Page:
First Measles Case in 2017 Confirmed; Patient Reported from MichiganBy Ava Jones, UniversityHerald Reporter
The Michigan Department of Health and Human Service reported the first measles case for this year in southeast Michigan. The patient is now currently recovering in the hospital. Since the case is due to exposure during international travel, emphasizing the importance of following proper vaccine recommendations is implemented.
Measles is highly contagious and is a serious disease brought by contracting virus that attacks the respiratory tract of an individual, according to the World Health Organization. This health condition is one of the leading causes of death among children, M Live reported. There have been 60 measles cases reported in the US from 2001 to 2012.
Meanwhile, 667 cases of measles were reported in 2014 alone. Five of those cases were from Michigan. The increase of measles cases are attributed to the decrease in vaccination.
MDHHS Chief Medical Executive Dr. Eden Wells said immunizations will protect people from this deadly disease, which is supposedly a vaccine-preventable disease, Outbreak News Today reported. People who are not sure about their vaccination history should talk to their doctor, she said. This is true especially among children.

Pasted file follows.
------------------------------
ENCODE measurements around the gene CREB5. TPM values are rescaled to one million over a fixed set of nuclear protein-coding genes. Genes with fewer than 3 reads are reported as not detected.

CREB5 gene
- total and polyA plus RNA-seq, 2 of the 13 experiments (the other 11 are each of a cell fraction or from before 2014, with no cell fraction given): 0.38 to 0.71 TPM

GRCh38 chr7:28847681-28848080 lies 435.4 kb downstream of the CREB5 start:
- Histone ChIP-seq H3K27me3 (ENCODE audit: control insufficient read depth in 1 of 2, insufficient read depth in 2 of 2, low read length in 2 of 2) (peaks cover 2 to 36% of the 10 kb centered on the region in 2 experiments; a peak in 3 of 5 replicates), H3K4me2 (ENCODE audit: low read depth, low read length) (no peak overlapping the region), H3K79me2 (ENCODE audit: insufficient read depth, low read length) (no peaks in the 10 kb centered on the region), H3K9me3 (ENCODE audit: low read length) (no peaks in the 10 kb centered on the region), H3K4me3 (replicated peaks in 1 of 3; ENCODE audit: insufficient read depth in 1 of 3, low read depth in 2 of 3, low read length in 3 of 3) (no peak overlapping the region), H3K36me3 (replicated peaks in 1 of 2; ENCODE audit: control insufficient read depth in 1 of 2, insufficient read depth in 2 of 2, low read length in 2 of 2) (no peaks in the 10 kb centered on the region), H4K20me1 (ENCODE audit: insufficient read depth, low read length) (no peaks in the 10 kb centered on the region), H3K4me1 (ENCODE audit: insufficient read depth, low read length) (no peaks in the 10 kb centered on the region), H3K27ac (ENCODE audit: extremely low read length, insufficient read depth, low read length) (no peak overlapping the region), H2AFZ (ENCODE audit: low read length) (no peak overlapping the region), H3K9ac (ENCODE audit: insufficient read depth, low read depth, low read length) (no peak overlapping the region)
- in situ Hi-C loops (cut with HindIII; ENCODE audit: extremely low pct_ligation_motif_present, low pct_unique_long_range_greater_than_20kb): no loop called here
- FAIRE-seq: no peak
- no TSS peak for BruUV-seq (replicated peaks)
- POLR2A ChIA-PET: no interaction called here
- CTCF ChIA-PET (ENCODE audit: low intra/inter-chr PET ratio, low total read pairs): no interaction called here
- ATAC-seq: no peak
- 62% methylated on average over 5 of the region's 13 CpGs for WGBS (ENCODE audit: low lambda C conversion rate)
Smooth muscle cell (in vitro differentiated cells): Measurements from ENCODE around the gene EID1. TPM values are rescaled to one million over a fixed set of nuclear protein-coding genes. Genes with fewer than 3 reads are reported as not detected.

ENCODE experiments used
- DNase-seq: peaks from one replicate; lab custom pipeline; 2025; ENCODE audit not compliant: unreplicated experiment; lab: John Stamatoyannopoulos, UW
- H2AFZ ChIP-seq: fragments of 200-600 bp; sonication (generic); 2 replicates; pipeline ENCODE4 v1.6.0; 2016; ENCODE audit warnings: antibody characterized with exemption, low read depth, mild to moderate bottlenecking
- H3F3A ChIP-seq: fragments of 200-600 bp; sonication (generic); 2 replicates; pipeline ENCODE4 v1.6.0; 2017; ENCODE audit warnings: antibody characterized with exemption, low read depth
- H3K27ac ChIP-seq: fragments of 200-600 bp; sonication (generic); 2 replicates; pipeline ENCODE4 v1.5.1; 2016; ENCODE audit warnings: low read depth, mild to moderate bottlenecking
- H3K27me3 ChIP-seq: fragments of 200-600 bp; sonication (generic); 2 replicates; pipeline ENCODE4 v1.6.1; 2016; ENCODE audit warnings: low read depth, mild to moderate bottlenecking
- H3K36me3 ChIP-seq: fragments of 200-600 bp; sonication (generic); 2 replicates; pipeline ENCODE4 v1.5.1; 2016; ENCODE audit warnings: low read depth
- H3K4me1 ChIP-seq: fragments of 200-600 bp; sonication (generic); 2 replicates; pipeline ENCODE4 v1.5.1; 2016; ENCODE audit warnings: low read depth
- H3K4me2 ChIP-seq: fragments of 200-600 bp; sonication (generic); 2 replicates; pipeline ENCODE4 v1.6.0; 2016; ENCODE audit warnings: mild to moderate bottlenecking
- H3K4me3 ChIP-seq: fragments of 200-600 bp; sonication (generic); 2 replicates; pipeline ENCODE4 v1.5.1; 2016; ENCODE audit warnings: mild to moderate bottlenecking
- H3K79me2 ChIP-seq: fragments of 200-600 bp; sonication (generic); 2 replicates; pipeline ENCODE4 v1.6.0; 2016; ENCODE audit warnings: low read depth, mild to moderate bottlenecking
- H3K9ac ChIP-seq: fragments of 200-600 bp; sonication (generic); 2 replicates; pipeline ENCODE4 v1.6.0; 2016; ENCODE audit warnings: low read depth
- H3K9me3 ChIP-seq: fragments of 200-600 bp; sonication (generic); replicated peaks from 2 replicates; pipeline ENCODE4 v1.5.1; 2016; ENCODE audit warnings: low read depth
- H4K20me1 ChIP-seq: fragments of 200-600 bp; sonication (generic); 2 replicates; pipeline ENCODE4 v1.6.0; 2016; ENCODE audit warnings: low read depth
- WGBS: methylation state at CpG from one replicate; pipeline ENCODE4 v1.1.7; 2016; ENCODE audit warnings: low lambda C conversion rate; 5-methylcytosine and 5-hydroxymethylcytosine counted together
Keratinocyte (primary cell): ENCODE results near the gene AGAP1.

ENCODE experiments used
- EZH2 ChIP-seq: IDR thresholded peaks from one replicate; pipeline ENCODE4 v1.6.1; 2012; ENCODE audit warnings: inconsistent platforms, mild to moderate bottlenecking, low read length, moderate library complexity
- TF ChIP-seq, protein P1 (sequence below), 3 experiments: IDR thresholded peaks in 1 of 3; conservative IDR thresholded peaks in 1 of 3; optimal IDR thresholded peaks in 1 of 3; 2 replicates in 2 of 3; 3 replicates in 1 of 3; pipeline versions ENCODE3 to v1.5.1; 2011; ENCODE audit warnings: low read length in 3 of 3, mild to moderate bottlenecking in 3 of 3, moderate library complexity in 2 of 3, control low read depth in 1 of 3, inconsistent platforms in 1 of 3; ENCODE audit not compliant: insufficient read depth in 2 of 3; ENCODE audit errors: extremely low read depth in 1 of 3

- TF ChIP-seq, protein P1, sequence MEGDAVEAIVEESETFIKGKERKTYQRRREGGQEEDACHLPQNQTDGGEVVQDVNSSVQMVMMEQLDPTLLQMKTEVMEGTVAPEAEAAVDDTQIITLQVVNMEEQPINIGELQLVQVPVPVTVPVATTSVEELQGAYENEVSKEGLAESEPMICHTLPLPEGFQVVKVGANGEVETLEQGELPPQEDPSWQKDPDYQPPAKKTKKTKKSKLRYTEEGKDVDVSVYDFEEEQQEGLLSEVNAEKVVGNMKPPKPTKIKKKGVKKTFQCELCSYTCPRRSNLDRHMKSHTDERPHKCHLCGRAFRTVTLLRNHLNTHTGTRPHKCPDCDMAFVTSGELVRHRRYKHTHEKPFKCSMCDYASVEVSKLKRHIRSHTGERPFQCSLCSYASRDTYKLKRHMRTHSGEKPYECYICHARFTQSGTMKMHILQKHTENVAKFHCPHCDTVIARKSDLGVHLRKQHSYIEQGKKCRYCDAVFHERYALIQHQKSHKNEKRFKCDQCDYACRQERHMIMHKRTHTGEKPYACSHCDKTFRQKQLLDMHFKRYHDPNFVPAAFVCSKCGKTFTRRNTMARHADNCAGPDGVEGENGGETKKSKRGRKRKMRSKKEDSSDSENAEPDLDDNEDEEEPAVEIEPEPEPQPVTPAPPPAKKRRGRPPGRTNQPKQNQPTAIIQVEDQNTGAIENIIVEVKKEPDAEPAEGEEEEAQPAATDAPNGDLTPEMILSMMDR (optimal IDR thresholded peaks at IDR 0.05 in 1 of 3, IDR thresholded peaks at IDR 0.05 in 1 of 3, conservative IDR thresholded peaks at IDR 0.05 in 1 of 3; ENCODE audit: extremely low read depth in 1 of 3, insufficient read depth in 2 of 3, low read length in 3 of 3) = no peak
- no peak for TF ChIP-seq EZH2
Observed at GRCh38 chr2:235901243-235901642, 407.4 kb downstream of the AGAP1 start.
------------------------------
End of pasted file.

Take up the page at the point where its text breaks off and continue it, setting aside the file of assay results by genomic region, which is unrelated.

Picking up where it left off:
Measles can lead to encephalitis, pneumonia, and even death. The signs and symptoms of this vaccine-preventable infection include red eyes, cough, high fever, runny nose, and photophobia. It is followed by raised red rash on the face and the head that later on spreads all over the patient's body.
Patients suffering this infection become contagious for a few days even before signs and symptoms surface. It means the potential for contracting the infection among family members and close friends are more likely to happen. High levels of immunity among communities are one of the best ways to prevent this respiratory infection.
MDHHS is currently working with local health departments in the state of Michigan to monitor measles cases in the area. Those that are potentially infected by the patient are now contacted to receive treatment and are followed up.